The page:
– African Youth and Globalization
– Late Modernity and Social Change
– Youth and Media—Film, Television, Video, Internet, etc
– Hip-hop, Club Cultures and other forms of Popular culture
– Mobility and Social Media
– Gender and New Economies of Youth
– Democracy, Power and Youth Activism
– Youth and Conflict in Africa
– New Subjectivities and Agency
– Neo-Pentecostalism as Subculture
– The Informal Economy and Invented Pathways
– Lifestyles and Identity Constructions
– New Spatial Politics in Public and Domestic Spaces

Abstracts of not more than 500 words (including name, position, institutional affiliation, and email contact) may be sent to
P.UGor@bham.ac.uk no later than September 30th, 2011. This special issue of African Identities will be published in the summer of 2012.

Women and Film in Africa Conference: Overcoming Social Barriers (London): Abstract Deadline 16 September 2011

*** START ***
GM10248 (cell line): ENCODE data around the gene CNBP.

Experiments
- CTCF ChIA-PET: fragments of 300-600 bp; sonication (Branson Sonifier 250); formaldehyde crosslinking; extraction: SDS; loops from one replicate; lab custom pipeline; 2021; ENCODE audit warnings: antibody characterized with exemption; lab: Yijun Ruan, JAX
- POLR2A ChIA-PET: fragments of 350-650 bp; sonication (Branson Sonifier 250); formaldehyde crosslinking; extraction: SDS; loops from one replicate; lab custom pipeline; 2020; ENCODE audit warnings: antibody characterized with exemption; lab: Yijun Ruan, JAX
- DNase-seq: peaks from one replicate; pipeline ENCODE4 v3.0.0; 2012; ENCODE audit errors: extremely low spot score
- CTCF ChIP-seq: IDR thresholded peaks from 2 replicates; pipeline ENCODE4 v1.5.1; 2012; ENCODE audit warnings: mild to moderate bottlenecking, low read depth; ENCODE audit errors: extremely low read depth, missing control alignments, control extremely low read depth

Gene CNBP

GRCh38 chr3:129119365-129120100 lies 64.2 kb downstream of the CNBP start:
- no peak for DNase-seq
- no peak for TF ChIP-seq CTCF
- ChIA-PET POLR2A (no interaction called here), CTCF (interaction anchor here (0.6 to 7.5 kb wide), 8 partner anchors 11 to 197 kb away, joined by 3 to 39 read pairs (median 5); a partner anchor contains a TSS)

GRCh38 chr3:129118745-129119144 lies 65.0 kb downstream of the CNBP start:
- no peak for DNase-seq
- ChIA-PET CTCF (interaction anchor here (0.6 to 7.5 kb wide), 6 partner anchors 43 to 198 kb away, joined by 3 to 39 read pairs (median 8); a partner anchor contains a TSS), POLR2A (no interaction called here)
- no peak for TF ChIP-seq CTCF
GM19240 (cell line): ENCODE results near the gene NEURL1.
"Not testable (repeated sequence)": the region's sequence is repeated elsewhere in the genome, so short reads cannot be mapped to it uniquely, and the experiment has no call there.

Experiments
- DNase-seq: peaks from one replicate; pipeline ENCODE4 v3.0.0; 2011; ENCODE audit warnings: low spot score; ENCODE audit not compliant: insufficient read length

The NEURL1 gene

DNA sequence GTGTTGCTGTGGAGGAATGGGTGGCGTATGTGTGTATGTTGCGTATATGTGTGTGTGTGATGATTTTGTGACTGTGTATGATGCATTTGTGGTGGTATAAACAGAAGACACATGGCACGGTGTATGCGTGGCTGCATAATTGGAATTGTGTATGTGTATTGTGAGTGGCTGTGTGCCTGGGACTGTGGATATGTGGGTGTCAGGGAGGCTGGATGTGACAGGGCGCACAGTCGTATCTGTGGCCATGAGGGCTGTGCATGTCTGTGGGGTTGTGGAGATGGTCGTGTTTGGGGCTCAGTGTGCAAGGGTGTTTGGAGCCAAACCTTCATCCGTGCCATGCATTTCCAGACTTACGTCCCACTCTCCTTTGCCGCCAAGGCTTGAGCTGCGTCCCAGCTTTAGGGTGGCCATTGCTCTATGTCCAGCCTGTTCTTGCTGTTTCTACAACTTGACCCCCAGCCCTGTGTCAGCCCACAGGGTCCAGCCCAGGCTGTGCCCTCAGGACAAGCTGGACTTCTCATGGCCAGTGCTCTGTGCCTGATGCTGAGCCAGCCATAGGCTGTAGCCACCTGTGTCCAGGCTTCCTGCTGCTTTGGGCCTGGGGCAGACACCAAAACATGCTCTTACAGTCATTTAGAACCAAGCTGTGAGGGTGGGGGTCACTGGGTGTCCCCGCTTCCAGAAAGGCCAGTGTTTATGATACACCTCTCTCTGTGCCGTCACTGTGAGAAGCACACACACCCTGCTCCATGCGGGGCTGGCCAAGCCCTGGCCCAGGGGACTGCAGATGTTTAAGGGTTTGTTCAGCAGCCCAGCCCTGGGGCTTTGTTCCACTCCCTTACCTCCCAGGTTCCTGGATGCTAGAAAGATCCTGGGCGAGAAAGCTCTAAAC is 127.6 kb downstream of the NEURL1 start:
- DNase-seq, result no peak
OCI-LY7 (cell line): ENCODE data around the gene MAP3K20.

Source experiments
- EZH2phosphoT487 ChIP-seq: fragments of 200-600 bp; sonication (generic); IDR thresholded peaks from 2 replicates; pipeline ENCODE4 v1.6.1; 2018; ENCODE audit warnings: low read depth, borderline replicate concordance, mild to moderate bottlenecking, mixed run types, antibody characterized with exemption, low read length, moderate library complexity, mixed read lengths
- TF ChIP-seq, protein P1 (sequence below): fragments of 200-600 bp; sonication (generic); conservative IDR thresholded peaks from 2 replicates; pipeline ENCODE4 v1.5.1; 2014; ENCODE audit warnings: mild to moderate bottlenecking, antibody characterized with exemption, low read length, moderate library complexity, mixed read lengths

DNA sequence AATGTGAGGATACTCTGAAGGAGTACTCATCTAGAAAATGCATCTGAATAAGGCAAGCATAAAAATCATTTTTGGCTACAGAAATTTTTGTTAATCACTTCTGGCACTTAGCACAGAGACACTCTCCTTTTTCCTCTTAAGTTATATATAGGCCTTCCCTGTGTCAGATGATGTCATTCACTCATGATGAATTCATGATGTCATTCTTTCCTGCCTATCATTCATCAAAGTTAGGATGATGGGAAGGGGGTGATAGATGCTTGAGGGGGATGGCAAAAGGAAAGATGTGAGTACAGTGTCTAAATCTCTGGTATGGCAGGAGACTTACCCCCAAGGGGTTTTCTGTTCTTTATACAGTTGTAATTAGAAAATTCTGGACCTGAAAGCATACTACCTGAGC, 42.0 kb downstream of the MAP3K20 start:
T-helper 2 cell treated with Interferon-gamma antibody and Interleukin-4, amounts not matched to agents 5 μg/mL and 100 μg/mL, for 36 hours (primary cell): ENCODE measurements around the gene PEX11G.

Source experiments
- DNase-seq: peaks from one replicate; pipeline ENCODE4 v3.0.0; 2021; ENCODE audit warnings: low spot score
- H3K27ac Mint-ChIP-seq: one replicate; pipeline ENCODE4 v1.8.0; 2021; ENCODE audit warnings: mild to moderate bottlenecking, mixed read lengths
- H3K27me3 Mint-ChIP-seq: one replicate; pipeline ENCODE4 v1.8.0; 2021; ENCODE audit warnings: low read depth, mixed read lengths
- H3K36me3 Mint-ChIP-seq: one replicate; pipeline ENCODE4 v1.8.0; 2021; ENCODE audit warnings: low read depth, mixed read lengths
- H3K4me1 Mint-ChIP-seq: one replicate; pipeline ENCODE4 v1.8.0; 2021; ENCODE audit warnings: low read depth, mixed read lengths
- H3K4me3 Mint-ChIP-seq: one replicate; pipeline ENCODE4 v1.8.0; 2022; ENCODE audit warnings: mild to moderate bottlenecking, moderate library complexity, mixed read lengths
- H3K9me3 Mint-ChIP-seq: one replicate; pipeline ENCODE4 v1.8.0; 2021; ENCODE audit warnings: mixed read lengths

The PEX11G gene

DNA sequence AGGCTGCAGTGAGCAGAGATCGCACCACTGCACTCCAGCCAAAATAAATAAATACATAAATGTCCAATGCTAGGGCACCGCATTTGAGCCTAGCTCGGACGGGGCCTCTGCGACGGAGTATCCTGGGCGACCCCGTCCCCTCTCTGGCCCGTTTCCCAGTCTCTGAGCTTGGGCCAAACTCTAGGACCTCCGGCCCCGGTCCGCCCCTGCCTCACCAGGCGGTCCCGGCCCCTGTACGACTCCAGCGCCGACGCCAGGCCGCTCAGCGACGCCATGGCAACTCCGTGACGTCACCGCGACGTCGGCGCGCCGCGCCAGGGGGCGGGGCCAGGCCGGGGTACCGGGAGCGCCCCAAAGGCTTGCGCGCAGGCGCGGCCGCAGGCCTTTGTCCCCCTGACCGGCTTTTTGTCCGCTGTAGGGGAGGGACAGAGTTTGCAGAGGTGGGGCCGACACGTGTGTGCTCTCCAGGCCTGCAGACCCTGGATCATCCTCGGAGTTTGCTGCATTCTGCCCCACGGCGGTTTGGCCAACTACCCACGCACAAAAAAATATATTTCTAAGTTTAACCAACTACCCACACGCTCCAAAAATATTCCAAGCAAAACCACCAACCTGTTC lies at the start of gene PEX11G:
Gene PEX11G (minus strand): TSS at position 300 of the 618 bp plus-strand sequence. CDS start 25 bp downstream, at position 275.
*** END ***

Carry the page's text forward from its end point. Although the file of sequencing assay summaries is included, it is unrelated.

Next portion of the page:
CALL FOR PAPERS

Women and Film in Africa Conference: Overcoming Social Barriers

Conference organised by the
Africa Media Centre, University of Westminster

Date: Saturday 19 and Sunday 20 November 2011
Venue: University of Westminster, Marylebone Campus
35 Marylebone Road, London, NW1 5LS

This is a 1st Call for Papers for a conference on the contemporary and historical role played by women in the film, television and video industries in Africa. From the Arab North Africa, West Africa, Central and East Africa, through to Southern Africa, women have emerged from the double oppression of patriarchy and colonialism to become the unsung heroines of the moving image as producers, directors, actresses, script writers, financiers, promoters, marketers and distributors of film, television and video in postcolonial Africa. Sadly, such immense contributions by women are underrepresented, both in industry debates and in academic research. There are now many cases in which African women in front of and behind the camera have overcome social barriers and yet this is sidelined. This conference invites students, practitioners, academics and researchers to debate how women have contributed to film, television and video markets in Africa from pre-colonial, colonial to postcolonial periods. Existing industry and academic work should also discuss the ways female audiences in Africa have engaged with film, television and video texts. The conference will include a session with leading female filmmakers. Papers may include, but are not necessarily limited to, the following themes: